Sep 23, 2021
In a long, somewhat rambling piece about the bishops and abortion appearing in the September Commonweal, Peter Steinfels makes a crucial point. It’s been made before by others, but it bears repeating at this moment when the Supreme Court, in the term beginning October 4, is widely expected to reverse or significantly modify Roe v. Wade, its 1973 decision legalizing abortion, and Planned Parenthood v. Casey, the 1992 decision reaffirming Roe.
Even if the court does that, writes Steinfels, former editor of Commonweal and former New York Times religion writer, it will leave a host of issues requiring “a shift in the culture” in a prolife direction for their final resolution. And that, one might add, will make persuading the Supreme Court to reverse Roe and Casey look like child’s play by comparison. The court has scheduled Dobbs v. Women’s Health Organization – the big abortion case everyone is watching – for oral argument December 1.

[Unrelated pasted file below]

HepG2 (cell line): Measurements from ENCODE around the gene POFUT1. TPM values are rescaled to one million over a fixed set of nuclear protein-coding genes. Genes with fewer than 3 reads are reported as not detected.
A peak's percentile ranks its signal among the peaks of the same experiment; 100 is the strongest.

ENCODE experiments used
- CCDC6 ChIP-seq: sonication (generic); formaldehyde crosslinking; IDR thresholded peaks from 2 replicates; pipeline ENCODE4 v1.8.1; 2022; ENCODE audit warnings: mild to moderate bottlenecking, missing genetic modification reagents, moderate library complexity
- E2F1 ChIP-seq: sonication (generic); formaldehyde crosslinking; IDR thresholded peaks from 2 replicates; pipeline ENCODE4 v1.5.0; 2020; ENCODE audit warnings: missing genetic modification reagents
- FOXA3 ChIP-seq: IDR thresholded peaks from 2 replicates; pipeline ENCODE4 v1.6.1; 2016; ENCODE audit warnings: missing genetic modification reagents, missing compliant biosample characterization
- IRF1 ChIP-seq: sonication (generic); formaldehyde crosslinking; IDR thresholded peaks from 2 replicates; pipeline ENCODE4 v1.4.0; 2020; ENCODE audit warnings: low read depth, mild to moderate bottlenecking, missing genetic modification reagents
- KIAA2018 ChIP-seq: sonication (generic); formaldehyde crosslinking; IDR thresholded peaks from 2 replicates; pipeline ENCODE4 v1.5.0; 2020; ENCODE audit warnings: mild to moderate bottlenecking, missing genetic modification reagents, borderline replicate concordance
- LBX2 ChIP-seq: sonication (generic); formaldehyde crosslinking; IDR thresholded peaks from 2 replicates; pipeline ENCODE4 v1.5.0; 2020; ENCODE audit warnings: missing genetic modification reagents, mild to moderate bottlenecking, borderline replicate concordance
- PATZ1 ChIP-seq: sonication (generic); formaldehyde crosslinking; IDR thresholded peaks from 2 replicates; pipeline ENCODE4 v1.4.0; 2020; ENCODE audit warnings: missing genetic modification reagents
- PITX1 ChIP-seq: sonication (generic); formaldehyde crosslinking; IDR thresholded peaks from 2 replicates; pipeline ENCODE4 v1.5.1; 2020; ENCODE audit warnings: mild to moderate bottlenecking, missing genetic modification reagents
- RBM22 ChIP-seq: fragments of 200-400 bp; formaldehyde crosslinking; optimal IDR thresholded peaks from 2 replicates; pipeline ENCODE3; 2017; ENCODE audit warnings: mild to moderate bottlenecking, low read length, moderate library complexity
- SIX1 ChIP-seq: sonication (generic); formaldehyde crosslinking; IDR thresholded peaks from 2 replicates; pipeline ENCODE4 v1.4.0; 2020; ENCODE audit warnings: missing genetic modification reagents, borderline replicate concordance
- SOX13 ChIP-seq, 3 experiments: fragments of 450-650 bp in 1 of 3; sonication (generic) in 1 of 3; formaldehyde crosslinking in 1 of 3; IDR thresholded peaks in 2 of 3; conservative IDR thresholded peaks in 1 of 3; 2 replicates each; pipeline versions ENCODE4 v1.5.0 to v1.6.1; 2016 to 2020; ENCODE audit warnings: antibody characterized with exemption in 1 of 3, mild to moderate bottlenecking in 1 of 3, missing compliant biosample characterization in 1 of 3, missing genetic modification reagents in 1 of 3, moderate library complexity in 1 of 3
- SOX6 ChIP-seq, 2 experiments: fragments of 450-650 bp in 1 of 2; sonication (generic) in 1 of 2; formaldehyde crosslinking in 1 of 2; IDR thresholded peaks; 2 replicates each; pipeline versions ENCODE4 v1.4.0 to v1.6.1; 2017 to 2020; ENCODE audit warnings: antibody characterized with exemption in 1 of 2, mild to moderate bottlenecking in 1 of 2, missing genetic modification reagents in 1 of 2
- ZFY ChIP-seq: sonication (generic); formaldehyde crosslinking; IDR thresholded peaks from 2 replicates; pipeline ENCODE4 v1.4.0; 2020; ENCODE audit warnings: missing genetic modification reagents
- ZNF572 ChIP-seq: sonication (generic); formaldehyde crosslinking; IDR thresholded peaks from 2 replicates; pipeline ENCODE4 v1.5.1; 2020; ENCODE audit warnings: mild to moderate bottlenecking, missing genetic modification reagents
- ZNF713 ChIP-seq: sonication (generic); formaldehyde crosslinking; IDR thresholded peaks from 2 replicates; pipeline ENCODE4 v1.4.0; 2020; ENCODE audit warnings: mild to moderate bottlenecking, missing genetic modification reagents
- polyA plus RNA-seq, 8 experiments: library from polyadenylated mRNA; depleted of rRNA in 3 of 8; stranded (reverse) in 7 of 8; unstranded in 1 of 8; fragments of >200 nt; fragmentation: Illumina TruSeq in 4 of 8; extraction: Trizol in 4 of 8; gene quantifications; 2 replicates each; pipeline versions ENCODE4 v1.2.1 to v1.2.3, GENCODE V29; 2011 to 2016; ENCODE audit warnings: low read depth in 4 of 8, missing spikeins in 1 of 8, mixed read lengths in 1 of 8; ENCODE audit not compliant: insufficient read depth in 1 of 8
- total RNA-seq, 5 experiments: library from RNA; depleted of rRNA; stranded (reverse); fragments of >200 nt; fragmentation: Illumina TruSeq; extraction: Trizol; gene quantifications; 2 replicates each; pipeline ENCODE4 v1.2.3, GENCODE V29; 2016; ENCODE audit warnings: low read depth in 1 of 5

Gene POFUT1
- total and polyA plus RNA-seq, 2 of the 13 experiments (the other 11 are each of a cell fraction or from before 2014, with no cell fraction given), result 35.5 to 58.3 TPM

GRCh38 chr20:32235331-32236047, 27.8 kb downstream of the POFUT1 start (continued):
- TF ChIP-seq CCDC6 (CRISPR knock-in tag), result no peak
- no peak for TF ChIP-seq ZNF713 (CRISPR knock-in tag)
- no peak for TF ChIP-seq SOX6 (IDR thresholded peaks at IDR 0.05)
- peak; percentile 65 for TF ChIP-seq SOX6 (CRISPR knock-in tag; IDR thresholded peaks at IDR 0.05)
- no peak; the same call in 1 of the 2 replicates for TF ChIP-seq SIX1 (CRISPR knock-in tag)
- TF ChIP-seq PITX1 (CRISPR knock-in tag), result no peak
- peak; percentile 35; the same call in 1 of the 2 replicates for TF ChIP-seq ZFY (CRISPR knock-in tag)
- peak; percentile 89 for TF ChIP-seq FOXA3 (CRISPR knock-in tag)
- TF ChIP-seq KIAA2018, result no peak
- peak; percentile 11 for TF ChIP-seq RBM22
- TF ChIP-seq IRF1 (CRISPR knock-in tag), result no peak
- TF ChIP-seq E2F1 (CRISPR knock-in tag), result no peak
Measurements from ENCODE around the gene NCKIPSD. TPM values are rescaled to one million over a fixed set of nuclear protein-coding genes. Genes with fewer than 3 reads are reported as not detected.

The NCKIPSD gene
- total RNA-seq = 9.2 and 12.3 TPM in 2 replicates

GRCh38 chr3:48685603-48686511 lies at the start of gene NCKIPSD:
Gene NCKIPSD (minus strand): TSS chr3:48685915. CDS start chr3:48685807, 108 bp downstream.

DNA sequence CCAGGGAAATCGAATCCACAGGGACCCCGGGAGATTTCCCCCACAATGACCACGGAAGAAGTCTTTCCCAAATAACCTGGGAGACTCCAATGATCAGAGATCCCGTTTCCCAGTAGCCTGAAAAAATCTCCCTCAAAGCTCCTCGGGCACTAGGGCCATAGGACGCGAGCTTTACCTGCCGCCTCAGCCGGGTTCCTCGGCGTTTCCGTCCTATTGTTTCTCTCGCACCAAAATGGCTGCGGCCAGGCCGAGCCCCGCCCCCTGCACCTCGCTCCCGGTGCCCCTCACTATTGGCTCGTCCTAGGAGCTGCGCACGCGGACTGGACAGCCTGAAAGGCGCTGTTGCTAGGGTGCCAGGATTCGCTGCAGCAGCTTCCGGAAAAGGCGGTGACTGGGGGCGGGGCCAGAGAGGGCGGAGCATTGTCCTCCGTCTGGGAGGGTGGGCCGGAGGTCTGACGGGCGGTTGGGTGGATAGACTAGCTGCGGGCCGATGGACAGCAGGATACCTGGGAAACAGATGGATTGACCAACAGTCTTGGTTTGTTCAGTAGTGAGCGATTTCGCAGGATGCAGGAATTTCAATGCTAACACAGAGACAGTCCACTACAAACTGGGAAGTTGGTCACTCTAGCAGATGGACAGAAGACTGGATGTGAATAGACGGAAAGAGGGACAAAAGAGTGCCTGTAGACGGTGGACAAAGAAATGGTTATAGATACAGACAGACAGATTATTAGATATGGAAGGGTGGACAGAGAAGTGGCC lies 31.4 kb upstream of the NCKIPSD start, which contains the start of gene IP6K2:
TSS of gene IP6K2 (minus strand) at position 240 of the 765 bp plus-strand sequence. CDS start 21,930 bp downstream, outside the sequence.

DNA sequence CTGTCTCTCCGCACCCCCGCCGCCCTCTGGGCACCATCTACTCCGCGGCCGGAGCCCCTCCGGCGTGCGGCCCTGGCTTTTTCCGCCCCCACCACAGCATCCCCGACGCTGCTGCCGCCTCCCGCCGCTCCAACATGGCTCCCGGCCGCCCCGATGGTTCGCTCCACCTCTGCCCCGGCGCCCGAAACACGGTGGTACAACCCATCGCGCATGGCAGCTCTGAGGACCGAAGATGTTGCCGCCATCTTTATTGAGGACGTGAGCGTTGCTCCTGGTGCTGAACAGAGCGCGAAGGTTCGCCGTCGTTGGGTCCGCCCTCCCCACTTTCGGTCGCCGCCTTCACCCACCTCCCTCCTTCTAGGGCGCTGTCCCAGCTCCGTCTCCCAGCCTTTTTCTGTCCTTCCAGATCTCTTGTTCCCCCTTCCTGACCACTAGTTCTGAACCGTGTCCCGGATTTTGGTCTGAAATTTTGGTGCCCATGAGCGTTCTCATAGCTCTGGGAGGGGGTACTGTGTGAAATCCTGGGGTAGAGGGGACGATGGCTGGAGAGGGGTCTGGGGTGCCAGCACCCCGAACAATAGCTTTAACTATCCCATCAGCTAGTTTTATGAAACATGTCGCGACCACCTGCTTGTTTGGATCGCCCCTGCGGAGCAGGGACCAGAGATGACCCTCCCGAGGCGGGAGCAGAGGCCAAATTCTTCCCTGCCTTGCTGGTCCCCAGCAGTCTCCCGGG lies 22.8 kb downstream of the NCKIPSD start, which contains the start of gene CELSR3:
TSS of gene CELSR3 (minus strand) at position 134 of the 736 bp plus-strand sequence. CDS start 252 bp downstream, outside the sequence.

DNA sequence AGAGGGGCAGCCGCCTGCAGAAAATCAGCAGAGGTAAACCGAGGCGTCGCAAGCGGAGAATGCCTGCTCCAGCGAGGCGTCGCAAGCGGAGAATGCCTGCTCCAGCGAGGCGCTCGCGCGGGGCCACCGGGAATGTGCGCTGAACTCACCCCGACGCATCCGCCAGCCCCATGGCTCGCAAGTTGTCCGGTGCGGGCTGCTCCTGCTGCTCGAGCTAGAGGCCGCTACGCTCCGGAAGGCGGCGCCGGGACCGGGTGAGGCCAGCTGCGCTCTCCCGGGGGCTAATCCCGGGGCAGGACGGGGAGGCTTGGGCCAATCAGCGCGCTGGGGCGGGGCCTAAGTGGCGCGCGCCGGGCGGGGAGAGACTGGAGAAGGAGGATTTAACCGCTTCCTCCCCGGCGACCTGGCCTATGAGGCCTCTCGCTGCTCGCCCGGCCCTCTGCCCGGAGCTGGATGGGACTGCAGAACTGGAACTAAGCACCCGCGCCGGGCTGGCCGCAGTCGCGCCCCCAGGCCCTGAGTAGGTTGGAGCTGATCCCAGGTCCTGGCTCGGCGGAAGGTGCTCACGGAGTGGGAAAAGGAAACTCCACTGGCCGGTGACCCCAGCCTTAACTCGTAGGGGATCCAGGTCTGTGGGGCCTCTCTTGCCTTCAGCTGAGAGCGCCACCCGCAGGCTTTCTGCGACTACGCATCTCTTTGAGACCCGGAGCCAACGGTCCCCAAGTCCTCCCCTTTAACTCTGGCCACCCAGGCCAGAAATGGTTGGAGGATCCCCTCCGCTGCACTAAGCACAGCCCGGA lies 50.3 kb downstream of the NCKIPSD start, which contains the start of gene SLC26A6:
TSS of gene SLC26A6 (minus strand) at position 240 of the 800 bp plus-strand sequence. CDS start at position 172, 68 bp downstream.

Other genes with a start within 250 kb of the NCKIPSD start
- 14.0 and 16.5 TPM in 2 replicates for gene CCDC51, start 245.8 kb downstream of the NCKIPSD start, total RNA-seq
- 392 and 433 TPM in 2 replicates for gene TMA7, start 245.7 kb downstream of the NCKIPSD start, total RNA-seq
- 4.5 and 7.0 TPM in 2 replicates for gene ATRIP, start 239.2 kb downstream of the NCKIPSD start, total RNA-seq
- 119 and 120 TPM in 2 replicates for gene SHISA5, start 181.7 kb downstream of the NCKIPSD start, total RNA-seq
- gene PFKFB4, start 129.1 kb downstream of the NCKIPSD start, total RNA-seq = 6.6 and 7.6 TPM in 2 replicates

As someone who devoutly hopes the Supreme Court does indeed overturn those noxious decisions casting the mantle of law – and the Constitution, no less – over abortion, I say amen to that. But suppose Roe and Casey are overturned: what then?
In the short term, several things will happen. There will be fresh demands for court packing – increasing the size of the Supreme Court by as many pro-choice justices as needed to overcome the five- or six-member majority that voted prolife. President Biden has voiced reservations about this step, but our pro-choice Catholic president has been malleable on abortion before and might be malleable again. It could be a nasty fight.